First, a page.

The history of jazz and the musicality of Black American protest runs deeper than many individuals realize, said Marsalis, the legendary trumpeter who provides moving melodies throughout the album. Stevenson accompanies on piano and intersperses spoken reflections on disenfranchisement, racial injustice and the activism that has erupted in response.

“Jazz itself was the opposite of minstrelsy,” Marsalis said, referring to a type of entertainment popularized within the twentieth century wherein white actors with blackened faces performed racist depictions of African Americans.

“Jazz still has the same influence,” he said. “People come in, they can play and they take what they do seriously. They will discuss issues and be honest about them, and they don’t feel the need to denigrate themselves.”

Originating in ragtime and blues, cultivated in turn-of-the-century New Orleans, and rising to prominence through the Harlem Renaissance, the genre is a crossroads where music meets the march for justice. Some historians even credit jazz singer Billie Holiday’s 1939 rendition of “Strange Fruit,” an anti-lynching poem by Abel Meeropol, as one among the catalysts of the Civil Rights Movement.

“I think jazz as an art form should be understood as a protest against the narrative that black people are somehow incapable,” Stevenson said. “The extraordinary thing that jazz musicians did was that they took Western music, did things with art forms that others had been doing for centuries, and added things that dazzled and inspired.”

“They did it with dignity and purpose, debunking this false narrative of racial hierarchy,” he said.

In that spirit, Owens’s lighthearted “Ida’s Crusade” chronicles journalist Ida B. Wells-Barnett’s lifelong struggle against lynching and false imprisonment. Evans’ “Elaine” draws inspiration from the 1919 Arkansas massacre wherein several hundred Black Americans were killed.

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With Marsalis and Stevenson, the Jazz at Lincoln Center Orchestra performs recent arrangements of “Honeysuckle Rose,” originally composed by Fats Waller in 1929; “We Will Overcome” – The Civil Rights Movement Has Stopped Since 1947; and “Freedom Suite”, originally composed by Sonny Rollins in 1958.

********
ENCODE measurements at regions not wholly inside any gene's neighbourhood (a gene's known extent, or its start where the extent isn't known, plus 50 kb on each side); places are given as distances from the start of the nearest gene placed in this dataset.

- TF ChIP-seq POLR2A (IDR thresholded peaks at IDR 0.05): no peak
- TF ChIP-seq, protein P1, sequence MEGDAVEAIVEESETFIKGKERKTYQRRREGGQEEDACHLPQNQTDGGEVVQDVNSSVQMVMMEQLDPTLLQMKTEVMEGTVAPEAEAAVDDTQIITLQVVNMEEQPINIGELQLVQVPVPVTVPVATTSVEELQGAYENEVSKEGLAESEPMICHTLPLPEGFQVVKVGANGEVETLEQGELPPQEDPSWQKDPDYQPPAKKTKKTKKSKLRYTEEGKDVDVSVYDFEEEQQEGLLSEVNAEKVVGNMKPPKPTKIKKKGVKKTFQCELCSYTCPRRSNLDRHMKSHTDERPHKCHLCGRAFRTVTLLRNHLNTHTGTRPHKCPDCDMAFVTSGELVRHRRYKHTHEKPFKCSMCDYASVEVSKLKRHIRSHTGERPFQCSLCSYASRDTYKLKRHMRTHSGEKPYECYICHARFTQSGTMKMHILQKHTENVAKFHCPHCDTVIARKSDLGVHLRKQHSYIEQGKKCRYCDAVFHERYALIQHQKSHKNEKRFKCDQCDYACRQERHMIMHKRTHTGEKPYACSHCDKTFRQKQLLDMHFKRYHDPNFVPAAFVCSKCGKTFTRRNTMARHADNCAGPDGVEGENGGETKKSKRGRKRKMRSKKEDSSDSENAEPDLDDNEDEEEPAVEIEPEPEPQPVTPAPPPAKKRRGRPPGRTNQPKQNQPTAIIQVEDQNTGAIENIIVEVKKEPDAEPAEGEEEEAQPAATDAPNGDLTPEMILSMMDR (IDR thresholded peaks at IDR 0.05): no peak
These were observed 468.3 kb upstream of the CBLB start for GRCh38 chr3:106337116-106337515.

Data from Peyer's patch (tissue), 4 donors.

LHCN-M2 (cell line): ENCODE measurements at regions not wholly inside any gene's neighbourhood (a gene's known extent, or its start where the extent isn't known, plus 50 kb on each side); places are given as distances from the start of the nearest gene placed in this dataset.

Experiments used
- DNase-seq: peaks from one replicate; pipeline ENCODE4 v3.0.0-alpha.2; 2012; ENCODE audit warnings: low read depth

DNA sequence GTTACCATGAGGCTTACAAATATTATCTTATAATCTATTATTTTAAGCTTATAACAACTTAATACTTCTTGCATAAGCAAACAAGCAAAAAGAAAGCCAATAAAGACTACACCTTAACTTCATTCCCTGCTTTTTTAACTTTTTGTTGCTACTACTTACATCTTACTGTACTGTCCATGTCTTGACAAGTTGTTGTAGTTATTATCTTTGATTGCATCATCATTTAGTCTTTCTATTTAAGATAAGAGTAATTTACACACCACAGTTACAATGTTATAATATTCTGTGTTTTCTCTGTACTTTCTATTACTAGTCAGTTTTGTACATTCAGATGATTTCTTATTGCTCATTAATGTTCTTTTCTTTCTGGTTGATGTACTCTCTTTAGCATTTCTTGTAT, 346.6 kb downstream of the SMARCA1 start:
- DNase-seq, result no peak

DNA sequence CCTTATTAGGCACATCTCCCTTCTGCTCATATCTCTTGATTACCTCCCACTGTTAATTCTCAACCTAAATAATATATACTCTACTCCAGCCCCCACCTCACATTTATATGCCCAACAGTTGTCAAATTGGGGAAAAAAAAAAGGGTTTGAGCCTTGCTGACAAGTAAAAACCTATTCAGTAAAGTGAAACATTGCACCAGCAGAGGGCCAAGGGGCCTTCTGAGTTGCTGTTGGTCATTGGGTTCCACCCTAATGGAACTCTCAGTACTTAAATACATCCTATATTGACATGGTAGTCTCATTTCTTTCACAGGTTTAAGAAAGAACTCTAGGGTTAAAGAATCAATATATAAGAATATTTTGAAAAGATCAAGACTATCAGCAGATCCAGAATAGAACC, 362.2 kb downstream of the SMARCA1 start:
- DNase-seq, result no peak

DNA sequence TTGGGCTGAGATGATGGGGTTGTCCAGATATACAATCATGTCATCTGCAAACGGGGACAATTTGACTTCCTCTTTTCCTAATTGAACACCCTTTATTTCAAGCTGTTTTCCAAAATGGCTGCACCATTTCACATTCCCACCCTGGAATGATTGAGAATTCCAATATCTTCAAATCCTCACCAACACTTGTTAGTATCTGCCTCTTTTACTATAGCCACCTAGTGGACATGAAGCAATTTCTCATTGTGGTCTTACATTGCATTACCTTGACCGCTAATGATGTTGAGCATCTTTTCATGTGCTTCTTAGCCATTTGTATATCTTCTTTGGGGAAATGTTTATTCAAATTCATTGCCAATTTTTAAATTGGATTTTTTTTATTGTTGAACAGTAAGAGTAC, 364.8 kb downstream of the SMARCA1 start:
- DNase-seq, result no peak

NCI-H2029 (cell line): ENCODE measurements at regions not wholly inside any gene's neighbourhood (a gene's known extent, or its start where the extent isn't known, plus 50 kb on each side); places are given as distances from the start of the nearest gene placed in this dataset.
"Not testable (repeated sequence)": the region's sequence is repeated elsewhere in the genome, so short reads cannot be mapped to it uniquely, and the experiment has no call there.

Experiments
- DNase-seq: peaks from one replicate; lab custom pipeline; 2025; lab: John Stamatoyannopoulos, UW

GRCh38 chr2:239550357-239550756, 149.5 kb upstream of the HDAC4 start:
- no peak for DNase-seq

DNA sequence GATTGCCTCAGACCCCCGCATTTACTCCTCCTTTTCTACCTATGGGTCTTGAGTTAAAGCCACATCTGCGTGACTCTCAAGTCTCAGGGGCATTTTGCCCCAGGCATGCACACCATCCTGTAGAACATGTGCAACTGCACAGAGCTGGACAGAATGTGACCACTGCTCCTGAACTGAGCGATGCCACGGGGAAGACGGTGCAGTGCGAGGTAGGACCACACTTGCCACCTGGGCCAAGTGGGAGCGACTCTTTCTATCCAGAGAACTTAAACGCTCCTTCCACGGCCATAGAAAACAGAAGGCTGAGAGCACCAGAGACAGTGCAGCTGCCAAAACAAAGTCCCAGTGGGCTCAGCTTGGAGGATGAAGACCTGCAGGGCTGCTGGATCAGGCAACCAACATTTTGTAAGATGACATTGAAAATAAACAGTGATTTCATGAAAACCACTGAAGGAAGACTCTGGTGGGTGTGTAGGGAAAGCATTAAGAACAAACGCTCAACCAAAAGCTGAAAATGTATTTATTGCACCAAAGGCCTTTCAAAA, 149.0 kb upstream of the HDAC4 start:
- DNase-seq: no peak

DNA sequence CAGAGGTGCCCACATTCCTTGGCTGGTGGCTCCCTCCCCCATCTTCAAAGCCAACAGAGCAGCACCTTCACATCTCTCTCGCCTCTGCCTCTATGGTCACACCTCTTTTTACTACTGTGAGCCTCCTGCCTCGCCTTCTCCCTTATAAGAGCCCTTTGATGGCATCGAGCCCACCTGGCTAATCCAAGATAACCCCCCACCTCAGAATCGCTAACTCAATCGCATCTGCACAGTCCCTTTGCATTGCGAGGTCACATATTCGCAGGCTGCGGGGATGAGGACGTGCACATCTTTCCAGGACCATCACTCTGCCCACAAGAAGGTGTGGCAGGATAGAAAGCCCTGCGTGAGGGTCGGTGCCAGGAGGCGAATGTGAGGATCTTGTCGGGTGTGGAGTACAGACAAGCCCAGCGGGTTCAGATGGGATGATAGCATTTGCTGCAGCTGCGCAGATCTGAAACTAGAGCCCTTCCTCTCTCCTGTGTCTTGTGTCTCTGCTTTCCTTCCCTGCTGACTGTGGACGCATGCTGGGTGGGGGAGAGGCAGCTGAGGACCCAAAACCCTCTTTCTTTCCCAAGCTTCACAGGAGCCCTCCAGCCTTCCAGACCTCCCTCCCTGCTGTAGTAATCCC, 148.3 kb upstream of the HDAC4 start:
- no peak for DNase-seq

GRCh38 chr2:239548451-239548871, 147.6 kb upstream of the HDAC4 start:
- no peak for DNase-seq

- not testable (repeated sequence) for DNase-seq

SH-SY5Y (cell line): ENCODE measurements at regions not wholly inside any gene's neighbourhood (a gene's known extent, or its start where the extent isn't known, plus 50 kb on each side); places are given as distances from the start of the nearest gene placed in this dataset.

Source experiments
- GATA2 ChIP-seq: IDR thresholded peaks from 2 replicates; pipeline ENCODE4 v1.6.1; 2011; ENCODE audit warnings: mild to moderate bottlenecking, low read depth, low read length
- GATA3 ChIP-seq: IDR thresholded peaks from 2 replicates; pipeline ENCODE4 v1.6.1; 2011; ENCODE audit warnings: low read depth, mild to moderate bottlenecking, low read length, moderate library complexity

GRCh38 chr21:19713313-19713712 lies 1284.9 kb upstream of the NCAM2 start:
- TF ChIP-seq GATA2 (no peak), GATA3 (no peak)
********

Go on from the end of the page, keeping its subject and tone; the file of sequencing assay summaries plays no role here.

Apart from Stevenson’s monologues and songs from the album “Freedom, Justice and Hope”, these songs are entirely instrumental and contain no vocals.

Jazz’s reliance on instrumental solos has led some to stereotype it as outdated, irrelevant, and less connected to social justice than rap and vocal-based hip-hop – similar to Public Enemy’s “Fight the Power,” “F(asterisk)(asterisk) (asterisk “NWA) Tha Police” and “Alright” by Kendrick Lamar. But musicians, scholars and activists urge listeners to recognize and defend the political messages conveyed through the emotional depth of music.

“Sometimes there are no words to express the joy and sadness we feel,” said Reiland Rabaka, founder and director of the Center for African and African American Studies on the University of Colorado Boulder.

“And sometimes these trumpets, these saxophones, these guitars, these pianos – they can express it better than our words can,” said Rabaka, who has written extensively about hip-hop and Black Power, songs about women’s liberation and civil rights.

According to Rabaka, the improvisational elements of jazz may be present in the Middle Passage from Africa to the Americas, where slaves chained to the underside of ships invented songs. Improv is also present in Juba and juke dances, common in various parts of the southern United States, including Congo Square in New Orleans, where slave auctions were held.

Improvisation may be compared to the resourcefulness of Black Americans who, using what they’d, built a life for themselves after freeing themselves from the agricultural environment wherein they were confined.